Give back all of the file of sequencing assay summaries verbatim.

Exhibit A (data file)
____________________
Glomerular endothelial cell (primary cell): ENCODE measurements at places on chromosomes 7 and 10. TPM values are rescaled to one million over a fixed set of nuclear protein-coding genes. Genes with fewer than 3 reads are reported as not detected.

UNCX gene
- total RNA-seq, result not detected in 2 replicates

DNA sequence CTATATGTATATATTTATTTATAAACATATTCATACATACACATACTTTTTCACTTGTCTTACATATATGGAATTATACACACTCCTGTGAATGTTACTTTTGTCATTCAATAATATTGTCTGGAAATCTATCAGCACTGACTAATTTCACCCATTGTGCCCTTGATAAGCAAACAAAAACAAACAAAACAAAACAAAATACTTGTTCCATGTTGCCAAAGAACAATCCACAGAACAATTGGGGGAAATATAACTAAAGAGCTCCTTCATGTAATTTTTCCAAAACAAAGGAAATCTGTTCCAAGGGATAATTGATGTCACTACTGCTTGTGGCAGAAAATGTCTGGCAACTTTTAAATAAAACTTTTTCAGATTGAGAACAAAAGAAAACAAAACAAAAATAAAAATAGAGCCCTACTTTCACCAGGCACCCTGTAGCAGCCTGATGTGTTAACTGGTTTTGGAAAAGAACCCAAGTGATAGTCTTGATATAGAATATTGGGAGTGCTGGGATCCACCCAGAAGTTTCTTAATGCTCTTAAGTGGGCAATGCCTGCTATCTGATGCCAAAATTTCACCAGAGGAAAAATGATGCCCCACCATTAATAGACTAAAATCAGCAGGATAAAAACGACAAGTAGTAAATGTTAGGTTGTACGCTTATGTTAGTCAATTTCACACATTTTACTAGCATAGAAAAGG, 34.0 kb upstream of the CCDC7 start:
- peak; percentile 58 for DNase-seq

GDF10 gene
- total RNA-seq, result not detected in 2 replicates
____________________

Glomerular endothelial cell (primary cell): ENCODE measurements at places on chromosomes 7 and 10. TPM values are rescaled to one million over a fixed set of nuclear protein-coding genes. Genes with fewer than 3 reads are reported as not detected.

UNCX gene
- total RNA-seq, result not detected in 2 replicates

DNA sequence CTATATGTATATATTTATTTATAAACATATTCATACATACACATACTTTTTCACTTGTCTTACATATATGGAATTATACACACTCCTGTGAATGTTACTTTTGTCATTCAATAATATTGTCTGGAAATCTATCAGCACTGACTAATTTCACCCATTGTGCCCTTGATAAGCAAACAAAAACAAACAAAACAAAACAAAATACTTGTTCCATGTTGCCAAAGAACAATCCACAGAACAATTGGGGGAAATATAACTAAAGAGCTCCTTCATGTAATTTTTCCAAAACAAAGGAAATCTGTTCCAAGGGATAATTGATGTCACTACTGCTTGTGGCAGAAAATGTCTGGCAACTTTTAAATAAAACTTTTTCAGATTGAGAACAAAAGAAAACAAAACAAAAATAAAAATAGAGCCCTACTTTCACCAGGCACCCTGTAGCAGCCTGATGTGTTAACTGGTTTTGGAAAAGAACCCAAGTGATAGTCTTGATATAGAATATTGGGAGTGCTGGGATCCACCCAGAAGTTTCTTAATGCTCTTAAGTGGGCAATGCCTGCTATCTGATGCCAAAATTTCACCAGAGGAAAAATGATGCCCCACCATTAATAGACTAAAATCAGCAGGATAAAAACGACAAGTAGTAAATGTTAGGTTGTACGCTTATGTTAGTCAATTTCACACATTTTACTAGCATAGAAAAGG, 34.0 kb upstream of the CCDC7 start:
- peak; percentile 58 for DNase-seq

GDF10 gene
- total RNA-seq, result not detected in 2 replicates